Well-draining soil is crucial for Pleiospilos. Use a potting mix formulated for succulents, amended with coarse sand, perlite, or pumice to improve drainage. A ratio of 1 part cactus mix to 2 parts mineral grit works perfectly. Plant your Pleiospilos in a 4-inch deep pot with ample drainage holes to prevent root rot.

Temperature and Humidity

Pleiospilos are native to the arid regions of South Africa, so they thrive in warm, dry conditions. Ideal temperatures range from 65-85°F (18-29°C). Avoid exposing them to cold drafts or temperatures below 50°F (10°C), as they are sensitive to cold. Additionally, these succulents prefer low humidity environments, so mist them sparingly and avoid placing them in bathrooms or other high-humidity areas.


Pleiospilos have modest fertilizer needs. Apply a balanced, water-soluble fertilizer diluted to half strength once or twice during the growing season. Avoid over-fertilizing, as this can lead to leggy growth and disease issues.

How to Propagate Pleiospilos

While Pleiospilos can be tricky to propagate, the rewarding results make it well worth the effort. These succulents can be propagated both from seed and by leaf cuttings.

Leaf Propagation

  1. Gently twist off a healthy, plump leaf from the parent plant, ensuring you get the entire leaf including the base.
  2. Allow the leaf cutting to dry out and develop a callus on the cut end, which may take several days.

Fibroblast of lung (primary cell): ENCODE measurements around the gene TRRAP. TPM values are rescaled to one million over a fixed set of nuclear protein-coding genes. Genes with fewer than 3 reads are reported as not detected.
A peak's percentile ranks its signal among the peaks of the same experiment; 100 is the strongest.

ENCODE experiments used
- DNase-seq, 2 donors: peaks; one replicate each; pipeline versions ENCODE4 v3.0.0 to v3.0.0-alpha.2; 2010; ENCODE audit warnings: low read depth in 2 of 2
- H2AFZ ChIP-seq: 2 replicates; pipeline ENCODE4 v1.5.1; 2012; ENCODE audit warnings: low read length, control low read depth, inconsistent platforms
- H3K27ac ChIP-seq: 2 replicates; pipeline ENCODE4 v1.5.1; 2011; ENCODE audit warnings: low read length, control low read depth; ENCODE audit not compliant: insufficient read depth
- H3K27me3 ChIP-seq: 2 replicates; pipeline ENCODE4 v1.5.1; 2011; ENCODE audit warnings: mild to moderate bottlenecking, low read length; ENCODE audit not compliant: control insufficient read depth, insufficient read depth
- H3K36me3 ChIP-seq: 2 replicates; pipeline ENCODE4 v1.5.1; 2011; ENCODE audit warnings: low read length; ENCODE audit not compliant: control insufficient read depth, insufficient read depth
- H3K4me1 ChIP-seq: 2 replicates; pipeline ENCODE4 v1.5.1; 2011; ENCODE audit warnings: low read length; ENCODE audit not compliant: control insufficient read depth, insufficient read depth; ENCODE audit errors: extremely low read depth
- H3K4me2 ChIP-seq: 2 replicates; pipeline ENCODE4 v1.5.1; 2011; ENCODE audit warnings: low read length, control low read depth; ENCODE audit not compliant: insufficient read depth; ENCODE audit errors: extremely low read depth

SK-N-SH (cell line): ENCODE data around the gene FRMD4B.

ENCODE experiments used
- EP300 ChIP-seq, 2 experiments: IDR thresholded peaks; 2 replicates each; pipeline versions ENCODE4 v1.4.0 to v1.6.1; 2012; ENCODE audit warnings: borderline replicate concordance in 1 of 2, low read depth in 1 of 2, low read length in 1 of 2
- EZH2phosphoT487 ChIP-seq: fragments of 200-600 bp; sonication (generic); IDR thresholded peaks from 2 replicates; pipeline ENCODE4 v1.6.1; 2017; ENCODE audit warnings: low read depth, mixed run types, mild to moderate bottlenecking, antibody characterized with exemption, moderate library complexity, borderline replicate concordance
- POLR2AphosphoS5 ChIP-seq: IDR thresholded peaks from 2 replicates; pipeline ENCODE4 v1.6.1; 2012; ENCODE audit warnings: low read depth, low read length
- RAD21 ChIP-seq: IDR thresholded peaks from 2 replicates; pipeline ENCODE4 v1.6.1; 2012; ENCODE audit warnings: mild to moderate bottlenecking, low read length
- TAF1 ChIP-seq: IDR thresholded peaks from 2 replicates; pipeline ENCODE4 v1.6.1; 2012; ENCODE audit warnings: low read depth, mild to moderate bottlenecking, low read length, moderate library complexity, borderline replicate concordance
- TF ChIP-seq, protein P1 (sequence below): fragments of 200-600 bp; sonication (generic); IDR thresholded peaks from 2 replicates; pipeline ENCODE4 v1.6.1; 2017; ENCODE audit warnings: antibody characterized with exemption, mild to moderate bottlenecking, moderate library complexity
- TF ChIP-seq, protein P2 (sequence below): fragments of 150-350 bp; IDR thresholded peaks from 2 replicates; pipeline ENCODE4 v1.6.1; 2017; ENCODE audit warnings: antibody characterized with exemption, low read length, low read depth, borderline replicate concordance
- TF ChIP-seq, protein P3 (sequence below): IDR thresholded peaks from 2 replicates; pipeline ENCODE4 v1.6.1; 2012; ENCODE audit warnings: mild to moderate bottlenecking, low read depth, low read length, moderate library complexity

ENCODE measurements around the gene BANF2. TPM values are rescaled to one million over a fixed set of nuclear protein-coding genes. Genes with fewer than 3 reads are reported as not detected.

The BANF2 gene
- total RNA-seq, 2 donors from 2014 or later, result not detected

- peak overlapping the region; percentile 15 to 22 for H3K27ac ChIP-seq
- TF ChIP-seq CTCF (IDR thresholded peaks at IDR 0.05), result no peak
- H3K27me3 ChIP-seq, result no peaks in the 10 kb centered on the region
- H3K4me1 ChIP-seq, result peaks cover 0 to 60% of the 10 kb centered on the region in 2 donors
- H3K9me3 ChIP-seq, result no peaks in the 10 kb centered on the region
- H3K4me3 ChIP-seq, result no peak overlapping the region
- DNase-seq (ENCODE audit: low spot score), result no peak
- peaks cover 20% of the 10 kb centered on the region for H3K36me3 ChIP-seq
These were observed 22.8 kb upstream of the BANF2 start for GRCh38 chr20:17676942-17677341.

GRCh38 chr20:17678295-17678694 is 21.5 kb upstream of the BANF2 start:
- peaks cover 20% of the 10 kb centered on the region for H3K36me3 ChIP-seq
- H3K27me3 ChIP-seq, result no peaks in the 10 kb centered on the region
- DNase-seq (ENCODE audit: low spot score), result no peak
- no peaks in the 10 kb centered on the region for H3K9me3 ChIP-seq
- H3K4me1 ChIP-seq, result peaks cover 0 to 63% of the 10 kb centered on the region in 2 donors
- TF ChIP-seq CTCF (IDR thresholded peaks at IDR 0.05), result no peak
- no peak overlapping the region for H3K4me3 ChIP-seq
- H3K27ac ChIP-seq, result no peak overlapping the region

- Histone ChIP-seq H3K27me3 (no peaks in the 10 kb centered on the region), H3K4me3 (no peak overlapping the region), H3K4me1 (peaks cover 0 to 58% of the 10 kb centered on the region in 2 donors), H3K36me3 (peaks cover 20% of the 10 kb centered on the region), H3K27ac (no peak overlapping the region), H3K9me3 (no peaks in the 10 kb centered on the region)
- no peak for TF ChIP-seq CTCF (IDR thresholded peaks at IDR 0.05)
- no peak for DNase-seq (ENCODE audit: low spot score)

3. Plant the leaf cutting in a well-draining succulent soil mix, burying the callused end just below the surface.
  4. Water sparingly and place in bright, indirect light. Roots and a new plantlet should begin to form in 4-8 weeks.
  5. Once the new plant has several sets of leaves, you can transplant it into its own container.

Seed Propagation

  1. Collect seeds from the spent flowers of your Pleiospilos plant. The seeds are small and round.
  2. Fill a shallow tray or pot with a fast-draining cactus/succulent soil mix.
  3. Sprinkle the Pleiospilos seeds evenly over the soil, spacing them about 1 inch apart.
  4. Lightly cover the seeds with a thin layer of soil, then mist the surface to moisten.
  5. Place the tray in a warm, bright location, ideally around 70-85°F (21-29°C). Keep the soil lightly moist but not waterlogged.
  6. Germination can take 2-6 weeks. Once the seedlings develop their first set of true leaves, you can carefully transplant them into individual pots.

With patience and the right growing conditions, you’ll soon have a thriving collection of these captivating succulents. Bring the magic of Pleiospilos into your home and prepare for your jaw to drop!


Is Pleiospilos nelii a Lithops?

Pleiospilos nelii is often confused with Lithops because they are both very similar. They come from the same family but are very different. You can distinguish them by the size and color of their flowers – Pleiospilos nelii has larger, bright orange flowers compared to the smaller white or yellow blooms of Lithops. They also have opposite blooming seasons, with Pleiospilos thriving in spring and summer while Lithops prefer autumn and winter. Additionally, Lithops shed their leaves each season whereas Pleiospilos can retain leaves from multiple seasons.

When should I repot Pleiospilos?

Pleiospilos are slow-growing succulents that only need repotting every 3-5 years. The best time to repot is during the growing season, in spring or summer. Use a well-draining potting mix and a container that is only slightly larger than the previous one. Avoid disturbing the roots any more than necessary, as Pleiospilos are sensitive to root damage. With proper care and repotting at the right time, your split rock succulent will continue to thrive for years to come.